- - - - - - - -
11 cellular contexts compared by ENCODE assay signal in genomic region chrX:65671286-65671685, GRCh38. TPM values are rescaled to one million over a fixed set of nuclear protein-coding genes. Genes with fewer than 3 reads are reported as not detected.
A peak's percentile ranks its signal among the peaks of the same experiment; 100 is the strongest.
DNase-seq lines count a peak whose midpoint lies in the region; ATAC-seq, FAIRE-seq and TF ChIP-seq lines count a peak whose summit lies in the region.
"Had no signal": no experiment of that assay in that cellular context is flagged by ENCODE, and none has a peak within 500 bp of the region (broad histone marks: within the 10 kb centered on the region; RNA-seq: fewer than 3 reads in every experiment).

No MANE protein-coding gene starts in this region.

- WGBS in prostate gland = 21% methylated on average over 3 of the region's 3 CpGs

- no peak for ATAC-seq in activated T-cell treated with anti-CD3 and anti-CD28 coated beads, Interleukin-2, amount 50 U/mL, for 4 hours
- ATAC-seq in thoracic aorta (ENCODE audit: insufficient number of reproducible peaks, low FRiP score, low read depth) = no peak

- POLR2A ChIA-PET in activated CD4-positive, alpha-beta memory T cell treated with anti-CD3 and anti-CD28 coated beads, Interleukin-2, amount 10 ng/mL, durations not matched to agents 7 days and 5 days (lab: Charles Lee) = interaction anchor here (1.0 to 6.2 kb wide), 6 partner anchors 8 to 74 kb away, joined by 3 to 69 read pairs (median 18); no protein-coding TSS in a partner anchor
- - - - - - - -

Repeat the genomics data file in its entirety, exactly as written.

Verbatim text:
11 cellular contexts compared by ENCODE assay signal in genomic region chrX:65671286-65671685, GRCh38. TPM values are rescaled to one million over a fixed set of nuclear protein-coding genes. Genes with fewer than 3 reads are reported as not detected.
A peak's percentile ranks its signal among the peaks of the same experiment; 100 is the strongest.
DNase-seq lines count a peak whose midpoint lies in the region; ATAC-seq, FAIRE-seq and TF ChIP-seq lines count a peak whose summit lies in the region.
"Had no signal": no experiment of that assay in that cellular context is flagged by ENCODE, and none has a peak within 500 bp of the region (broad histone marks: within the 10 kb centered on the region; RNA-seq: fewer than 3 reads in every experiment).

No MANE protein-coding gene starts in this region.

- WGBS in prostate gland = 21% methylated on average over 3 of the region's 3 CpGs

- no peak for ATAC-seq in activated T-cell treated with anti-CD3 and anti-CD28 coated beads, Interleukin-2, amount 50 U/mL, for 4 hours
- ATAC-seq in thoracic aorta (ENCODE audit: insufficient number of reproducible peaks, low FRiP score, low read depth) = no peak

- POLR2A ChIA-PET in activated CD4-positive, alpha-beta memory T cell treated with anti-CD3 and anti-CD28 coated beads, Interleukin-2, amount 10 ng/mL, durations not matched to agents 7 days and 5 days (lab: Charles Lee) = interaction anchor here (1.0 to 6.2 kb wide), 6 partner anchors 8 to 74 kb away, joined by 3 to 69 read pairs (median 18); no protein-coding TSS in a partner anchor